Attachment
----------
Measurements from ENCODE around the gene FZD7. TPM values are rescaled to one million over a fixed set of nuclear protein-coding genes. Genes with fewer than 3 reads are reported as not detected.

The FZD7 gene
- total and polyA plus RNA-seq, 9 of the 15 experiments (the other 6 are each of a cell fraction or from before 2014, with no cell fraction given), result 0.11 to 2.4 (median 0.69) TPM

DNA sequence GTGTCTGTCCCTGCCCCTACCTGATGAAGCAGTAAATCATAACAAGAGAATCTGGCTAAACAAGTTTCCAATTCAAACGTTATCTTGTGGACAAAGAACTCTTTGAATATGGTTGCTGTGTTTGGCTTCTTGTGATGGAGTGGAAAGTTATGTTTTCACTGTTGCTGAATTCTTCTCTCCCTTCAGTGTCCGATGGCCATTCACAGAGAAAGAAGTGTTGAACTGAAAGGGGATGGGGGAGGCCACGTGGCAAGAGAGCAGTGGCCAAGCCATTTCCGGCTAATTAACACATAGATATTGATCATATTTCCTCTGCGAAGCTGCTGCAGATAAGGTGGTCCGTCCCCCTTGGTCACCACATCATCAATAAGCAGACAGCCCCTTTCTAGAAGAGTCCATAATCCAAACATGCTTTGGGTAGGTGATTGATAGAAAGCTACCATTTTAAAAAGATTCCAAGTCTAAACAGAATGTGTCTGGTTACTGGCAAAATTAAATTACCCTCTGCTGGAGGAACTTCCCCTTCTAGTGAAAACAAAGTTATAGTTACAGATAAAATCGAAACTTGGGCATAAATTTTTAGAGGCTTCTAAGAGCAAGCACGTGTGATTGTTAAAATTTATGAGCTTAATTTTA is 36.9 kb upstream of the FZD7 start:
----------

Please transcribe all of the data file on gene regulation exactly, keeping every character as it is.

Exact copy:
Measurements from ENCODE around the gene FZD7. TPM values are rescaled to one million over a fixed set of nuclear protein-coding genes. Genes with fewer than 3 reads are reported as not detected.

The FZD7 gene
- total and polyA plus RNA-seq, 9 of the 15 experiments (the other 6 are each of a cell fraction or from before 2014, with no cell fraction given), result 0.11 to 2.4 (median 0.69) TPM

DNA sequence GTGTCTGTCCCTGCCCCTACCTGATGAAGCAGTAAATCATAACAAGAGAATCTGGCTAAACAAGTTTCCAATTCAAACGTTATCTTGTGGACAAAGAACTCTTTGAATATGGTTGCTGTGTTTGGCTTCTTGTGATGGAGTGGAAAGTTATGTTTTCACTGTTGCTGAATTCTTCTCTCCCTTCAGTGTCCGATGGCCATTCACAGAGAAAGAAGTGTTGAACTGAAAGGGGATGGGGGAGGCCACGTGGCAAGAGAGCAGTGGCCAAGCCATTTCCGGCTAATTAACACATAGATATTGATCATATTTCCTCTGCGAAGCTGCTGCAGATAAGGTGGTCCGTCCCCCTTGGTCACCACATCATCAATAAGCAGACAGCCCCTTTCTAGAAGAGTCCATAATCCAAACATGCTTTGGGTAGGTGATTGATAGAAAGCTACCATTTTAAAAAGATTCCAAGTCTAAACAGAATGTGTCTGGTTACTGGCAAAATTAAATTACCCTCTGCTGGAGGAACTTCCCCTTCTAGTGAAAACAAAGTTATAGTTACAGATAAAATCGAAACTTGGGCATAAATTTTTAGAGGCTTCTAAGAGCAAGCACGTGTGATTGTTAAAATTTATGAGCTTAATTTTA is 36.9 kb upstream of the FZD7 start: